(although perhaps in bright green letters).

28th Apr 2013, 02:23
...since in an infinite universe everything is possible...

...or maybe a whole new Universe... of same.

28th Apr 2013, 02:45
I draw your attention to the comment of the fictional scientist Alexandrov
in Professor Hoyle's "The Black Cloud", page 159 in the Penguin paperback
edition, regarding correlations obtained after experiments done as "bloody
bad science".

Completely agree - especially in the area of that global warming crap. The
amount of "bloody bad science" is amazing. In fact I don't call it "science"
- nor even "pseudoscience" - I call it plain bullshit.

...Going back to the thread - historically Man has always tried to explain how
Nature works - it was obvious once to one and all the Sun goes around Earth.
Its not that Man was stupid - it was the best he could come up with with the
tools of the day. It wasn't until the development of the Scientific Method of
discovery after the Dark Ages that gave Man a system of separating the facts
from bullshit. It certainly aint perfect - but it gave us knowledge that can't be
found in its exact opposite institutions - Religion, Politics and other "truths"
by imposition of mere human authority.

Recall Galileo's experience when he showed bishops and priests his telescope
with which they directly observed moons orbiting Jupiter - and STILL Human
Authority exerted its crap despite direct contrary evidence they saw with their
own eyes. Science expanded rapidly when the catholic church was eventually
walled up in Rome - and allowed us to investigate and argue the possibilities
of Dark Matter and the Fourth physical dimension.

28th Apr 2013, 05:16
the best he could come up with with the tools of the day
I've wondered if the computer is a tool to let us see into somewhere else, like the telescope. Or glasses, then it would be seeing better.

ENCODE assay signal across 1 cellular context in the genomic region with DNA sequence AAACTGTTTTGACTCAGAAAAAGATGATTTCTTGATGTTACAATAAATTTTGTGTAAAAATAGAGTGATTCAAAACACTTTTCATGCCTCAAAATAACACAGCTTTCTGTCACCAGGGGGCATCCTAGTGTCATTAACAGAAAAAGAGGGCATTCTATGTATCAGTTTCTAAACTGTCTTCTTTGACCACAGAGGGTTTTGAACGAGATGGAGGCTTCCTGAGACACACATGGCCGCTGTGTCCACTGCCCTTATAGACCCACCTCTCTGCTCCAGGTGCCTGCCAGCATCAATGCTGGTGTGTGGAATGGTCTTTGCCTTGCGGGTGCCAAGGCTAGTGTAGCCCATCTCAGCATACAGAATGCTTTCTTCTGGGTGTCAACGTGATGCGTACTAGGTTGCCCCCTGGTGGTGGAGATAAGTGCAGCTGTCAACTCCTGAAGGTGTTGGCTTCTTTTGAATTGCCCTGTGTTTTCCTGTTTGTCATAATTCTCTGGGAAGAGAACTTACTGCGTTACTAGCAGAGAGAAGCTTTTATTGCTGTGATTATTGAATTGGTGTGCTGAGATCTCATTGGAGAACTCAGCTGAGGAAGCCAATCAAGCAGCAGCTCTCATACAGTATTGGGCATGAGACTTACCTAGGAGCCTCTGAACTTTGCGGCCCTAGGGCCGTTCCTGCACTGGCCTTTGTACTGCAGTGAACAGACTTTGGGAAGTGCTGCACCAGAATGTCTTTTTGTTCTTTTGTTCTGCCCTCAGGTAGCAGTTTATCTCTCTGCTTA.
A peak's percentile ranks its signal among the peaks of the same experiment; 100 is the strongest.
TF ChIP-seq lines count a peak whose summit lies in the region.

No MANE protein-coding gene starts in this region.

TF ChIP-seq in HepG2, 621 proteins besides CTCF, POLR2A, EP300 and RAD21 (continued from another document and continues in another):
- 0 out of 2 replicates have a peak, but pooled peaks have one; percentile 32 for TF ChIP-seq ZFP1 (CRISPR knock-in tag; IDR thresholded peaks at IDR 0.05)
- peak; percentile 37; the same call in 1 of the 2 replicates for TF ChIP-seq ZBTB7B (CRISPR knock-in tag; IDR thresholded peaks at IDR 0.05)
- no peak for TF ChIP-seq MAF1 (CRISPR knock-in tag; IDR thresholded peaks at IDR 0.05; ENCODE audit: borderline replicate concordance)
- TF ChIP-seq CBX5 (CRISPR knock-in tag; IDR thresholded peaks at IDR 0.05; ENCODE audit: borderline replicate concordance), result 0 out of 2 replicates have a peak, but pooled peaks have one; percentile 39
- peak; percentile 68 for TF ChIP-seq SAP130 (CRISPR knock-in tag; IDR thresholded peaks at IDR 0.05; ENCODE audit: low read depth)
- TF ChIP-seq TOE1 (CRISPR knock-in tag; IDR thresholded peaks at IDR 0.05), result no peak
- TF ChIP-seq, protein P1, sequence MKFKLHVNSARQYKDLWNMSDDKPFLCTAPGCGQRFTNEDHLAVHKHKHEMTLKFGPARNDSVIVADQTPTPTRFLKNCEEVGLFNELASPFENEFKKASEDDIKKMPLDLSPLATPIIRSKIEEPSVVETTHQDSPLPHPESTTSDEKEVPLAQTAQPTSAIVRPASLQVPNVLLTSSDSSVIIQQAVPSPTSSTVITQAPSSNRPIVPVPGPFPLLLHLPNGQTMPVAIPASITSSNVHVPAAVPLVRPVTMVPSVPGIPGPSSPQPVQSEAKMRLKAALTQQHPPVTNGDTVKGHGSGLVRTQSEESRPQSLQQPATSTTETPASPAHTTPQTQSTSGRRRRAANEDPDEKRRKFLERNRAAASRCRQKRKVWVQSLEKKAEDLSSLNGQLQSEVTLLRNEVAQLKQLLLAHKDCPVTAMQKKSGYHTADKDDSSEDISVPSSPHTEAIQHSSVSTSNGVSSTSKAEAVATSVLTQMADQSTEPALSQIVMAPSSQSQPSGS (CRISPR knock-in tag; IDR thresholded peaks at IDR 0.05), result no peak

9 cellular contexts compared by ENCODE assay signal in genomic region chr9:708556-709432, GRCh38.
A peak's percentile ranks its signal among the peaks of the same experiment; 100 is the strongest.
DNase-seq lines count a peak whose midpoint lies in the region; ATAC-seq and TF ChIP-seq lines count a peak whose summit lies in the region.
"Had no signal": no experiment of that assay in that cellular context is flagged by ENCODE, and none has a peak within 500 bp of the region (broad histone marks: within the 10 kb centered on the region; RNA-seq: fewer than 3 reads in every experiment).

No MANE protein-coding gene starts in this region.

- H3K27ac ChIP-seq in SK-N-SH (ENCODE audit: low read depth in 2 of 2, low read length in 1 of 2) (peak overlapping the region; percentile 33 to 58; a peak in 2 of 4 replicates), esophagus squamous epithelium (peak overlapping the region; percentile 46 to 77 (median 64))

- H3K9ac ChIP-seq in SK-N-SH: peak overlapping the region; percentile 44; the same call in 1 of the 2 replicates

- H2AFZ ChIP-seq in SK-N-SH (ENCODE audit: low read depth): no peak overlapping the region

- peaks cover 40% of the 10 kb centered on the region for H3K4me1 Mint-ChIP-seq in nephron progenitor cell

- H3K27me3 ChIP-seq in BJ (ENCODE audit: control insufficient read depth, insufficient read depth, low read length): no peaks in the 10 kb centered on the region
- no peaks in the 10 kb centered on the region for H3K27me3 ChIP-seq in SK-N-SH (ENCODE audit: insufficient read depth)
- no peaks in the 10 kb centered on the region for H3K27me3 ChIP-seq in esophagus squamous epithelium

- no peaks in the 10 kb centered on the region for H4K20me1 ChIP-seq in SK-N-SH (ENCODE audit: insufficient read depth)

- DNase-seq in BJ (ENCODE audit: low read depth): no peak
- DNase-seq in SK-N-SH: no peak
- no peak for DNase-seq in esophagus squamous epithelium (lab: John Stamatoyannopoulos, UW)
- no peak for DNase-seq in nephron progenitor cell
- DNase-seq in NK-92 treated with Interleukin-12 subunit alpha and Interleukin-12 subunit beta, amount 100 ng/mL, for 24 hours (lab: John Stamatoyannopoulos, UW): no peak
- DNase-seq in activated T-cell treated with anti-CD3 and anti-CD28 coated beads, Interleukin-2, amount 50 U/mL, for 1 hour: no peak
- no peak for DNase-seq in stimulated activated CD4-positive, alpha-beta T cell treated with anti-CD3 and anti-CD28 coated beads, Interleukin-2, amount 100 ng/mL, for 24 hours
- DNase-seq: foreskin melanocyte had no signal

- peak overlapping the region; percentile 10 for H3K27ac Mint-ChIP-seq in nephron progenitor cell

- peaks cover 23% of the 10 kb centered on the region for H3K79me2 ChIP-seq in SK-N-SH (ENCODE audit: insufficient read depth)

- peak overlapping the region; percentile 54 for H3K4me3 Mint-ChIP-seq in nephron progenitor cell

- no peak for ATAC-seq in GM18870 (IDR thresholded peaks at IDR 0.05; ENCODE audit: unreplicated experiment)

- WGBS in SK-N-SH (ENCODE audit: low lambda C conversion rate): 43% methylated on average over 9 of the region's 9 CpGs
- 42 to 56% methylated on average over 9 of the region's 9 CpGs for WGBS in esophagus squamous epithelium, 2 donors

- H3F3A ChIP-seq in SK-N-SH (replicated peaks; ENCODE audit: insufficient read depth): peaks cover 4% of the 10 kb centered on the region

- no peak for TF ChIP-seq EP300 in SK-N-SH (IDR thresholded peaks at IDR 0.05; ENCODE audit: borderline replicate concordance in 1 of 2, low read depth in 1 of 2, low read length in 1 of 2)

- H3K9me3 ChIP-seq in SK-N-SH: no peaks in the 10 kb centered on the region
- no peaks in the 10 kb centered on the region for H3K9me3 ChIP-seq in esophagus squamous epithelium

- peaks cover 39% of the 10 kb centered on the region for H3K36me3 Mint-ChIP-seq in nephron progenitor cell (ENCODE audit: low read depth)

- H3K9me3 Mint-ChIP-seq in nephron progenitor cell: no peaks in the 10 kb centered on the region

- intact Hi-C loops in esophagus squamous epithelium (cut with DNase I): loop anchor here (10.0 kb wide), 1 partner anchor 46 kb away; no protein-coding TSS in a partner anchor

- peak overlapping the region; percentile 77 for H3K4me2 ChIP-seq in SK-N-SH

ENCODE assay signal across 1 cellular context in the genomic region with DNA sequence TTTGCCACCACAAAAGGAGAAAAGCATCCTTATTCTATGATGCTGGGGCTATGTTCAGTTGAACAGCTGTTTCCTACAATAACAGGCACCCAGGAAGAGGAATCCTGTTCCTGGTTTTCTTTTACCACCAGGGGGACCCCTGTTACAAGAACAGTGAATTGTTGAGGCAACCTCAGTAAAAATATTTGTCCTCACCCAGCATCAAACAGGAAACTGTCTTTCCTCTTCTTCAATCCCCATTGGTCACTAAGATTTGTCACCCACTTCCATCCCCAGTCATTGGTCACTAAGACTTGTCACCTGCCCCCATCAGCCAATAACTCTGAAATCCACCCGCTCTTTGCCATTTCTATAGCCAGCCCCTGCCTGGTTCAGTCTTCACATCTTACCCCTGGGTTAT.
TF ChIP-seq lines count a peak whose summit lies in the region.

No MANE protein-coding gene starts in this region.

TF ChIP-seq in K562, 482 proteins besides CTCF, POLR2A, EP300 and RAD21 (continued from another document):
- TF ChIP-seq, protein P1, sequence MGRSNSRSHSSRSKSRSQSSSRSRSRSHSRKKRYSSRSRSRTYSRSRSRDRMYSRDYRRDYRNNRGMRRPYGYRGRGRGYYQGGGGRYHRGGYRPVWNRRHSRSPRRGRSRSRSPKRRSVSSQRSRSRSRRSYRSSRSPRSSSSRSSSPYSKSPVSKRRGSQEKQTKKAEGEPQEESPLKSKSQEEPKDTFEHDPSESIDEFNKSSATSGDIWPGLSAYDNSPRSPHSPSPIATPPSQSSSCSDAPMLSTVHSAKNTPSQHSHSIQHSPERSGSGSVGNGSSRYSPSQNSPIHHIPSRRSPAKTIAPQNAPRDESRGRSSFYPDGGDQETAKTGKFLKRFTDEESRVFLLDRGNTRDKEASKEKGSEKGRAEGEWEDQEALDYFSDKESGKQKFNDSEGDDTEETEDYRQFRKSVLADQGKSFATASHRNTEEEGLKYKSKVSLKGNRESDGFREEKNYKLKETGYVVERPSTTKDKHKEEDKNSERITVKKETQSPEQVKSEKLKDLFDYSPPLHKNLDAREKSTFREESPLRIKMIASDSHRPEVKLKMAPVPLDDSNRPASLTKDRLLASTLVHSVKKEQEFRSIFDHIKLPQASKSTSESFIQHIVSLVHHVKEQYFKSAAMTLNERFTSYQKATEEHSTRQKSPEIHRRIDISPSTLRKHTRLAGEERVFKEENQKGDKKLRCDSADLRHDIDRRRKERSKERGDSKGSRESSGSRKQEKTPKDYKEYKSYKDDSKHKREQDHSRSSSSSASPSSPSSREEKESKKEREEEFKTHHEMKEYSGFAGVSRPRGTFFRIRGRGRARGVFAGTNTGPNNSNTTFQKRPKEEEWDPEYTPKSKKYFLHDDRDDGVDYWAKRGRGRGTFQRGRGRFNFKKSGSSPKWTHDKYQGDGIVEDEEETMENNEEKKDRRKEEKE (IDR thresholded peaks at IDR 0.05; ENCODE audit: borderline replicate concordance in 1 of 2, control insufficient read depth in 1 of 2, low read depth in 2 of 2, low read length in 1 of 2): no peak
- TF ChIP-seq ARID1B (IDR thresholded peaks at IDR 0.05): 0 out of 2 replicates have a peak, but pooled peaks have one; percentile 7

28th Apr 2013, 14:35
Computer technology will probably last as long as books
have Probes....that is until one day taken over by some
other discovery that makes them obsolete. But what that
will be I haven't a clue.

Puters are great tools for the purposes you describe but
remember they're only as good as the data inputted - ie
garbage in...garbage out.

Erwin Schroedinger
28th Apr 2013, 15:08
...as Jet Blast proves.

28th Apr 2013, 15:20
The Catholic Church imprisoned (commuted to house arrest) Galileo, finding him guilty of being suspected of heresy, in 1633.

..and admitted their errors in....1992!

You'd have to get up pretty early in the morning to beat the Catholic Church to an apology.:hmm:

29th Apr 2013, 02:17
IIRC it was 31st October 1992 - 359 bloody years after the event! :*

29th Apr 2013, 02:48
The speed of light is 300 000 000 m/s

The speed of a Catholic Apology is... 0.023 mm/s, which appears to be equal to the slowest recorded speed ever, that of the large banana slug (Ariolimax californicus)
http://upload.wikimedia.org/wikipedia/en/thumb/4/47/Banana_slug_closeup.jpg/220px-Banana_slug_closeup.jpg Pope Urban VIII

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29th Apr 2013, 06:43
299,792,458 m/s Fox...as the photon flies.

...But since photons don't care what we've
measured their speed at - then 300 mill is
quite good enough.

tony draper
29th Apr 2013, 07:26
I prefer 186,000 MPS after all the speed of light was discovered in miles and feet.
Men went to the Moon in mph and fps they burned fuel in tons and pounds,not feckin meters or them kilos thingies, the largest telescope for most of me life was measured in inches,200 of buggas and sat on top of Mt Palomar whos height was measured in good honest feet it measured distances in light years which is miles traveled year.
We shouldn't give in to those dammed furriners just because they are innumerate and can only think in tens:=

29th Apr 2013, 13:21
looking at the picture, how utterly insignificant I am.

To feel truly insignificant watch the IMAX film about the Hubble telescope. Amazing. What I have trouble wrapping my feeble brain around is just the concept of space. I cannot imagine anything that is limitless. However, if it isn't, what lies beyond its boundary? Fascinating stuff, because basically, we have no idea what is really out there. What we are seeing in deep space happened a long time ago.

29th Apr 2013, 13:52
Tony Draper, well played.

As to fudge factors, isn't the Cosmological constant the fudge factors of all fudge factors? :8:}

30th Apr 2013, 04:20
Drapes it doesn't matter what we talking monkeys use as
common units on Terrestria - just that we know how fast
photons go somewhere.

In tlhIngan Hol for example different units of speed and
time are used - but photons still don't care.